At the Bar

1. Saying Hello

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2. Introduction to Tones

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3. Ordering a Coffee

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4. Airport - Arriving

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5. Taxi - Going to Hotel

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6. Hotel - Checking In

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7. Numbers 1-10

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8. Breakfast

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9. Shopping

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10. Introducing yourself

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11. Meeting a Colleague

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12. Going for Lunch

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13. Ordering Lunch

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14. Numbers 11 to 999

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15. In the Office

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16. Telling the Time

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17. Ordering Dinner

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18. Having Dinner

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19. Days of the Week

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20. Booking a Day Trip

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21. Sightseeing

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22. Taking the Subway

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23. Asking for Directions

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24. Buying a Phone

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25. At the Bar

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26. Karaoke with Friends

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27. Planning Meeting

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28. Giving a Presentation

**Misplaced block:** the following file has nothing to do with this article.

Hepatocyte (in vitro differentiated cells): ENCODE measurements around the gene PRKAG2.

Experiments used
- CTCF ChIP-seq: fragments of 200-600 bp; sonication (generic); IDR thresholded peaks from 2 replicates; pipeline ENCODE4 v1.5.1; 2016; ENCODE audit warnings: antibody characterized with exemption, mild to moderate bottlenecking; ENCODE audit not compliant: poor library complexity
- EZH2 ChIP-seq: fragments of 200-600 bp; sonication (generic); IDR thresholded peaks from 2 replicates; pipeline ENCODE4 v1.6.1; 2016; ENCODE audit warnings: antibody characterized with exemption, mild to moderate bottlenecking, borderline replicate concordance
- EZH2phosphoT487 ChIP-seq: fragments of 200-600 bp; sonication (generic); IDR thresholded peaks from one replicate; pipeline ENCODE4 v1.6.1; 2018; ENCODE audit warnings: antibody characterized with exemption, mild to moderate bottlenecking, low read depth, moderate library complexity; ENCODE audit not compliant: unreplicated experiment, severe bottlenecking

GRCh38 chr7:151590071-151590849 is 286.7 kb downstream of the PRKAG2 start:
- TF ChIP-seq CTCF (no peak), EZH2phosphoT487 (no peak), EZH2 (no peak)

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29. Leisure Centre

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30. Talking about Family

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31. Months of the Year

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32. Weather

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33. Visiting the Bank

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34. At the Market

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35. At the Post Office

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36. Sightseeing

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37. Contract Extension

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38. Café Lunch

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39. Apartment Search

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40. Hotel Checking Out

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It's very beneficial to know the Chinese words for various types of alcoholic drinks if socialising in China. Chinese people generally don't go to bars very often, preferring instead to have a drink with a meal. The younger generation may go to bars more often, especially colleagues meeting after work. Either way, its good to go armed with a knowledge of some crucial vocabulary!

Dani invites Leo along to the bar to meet some of their colleagues. Dani teaches Leo how to offer to buy a drink for someone in Chinese. Leo learns how to order various different drinks including beer, wine and Chinese alcohol. Dani introduces Leo to Alex and Jenny. Leo also learns the meaning of the customary toast in Mandarin Chinese - Ganbei!

Modern beer brewing techniques were introduced to China by the Germans, Czechs and Russians who built breweries in the North East of China at the end of the 19th century. China's most popular beer today, Tsingtao, comes from this region and is now exported all over the world. The traditional Chinese alcoholic drink is baijiu or 'white alcohol' which is distilled from rice or other grains.



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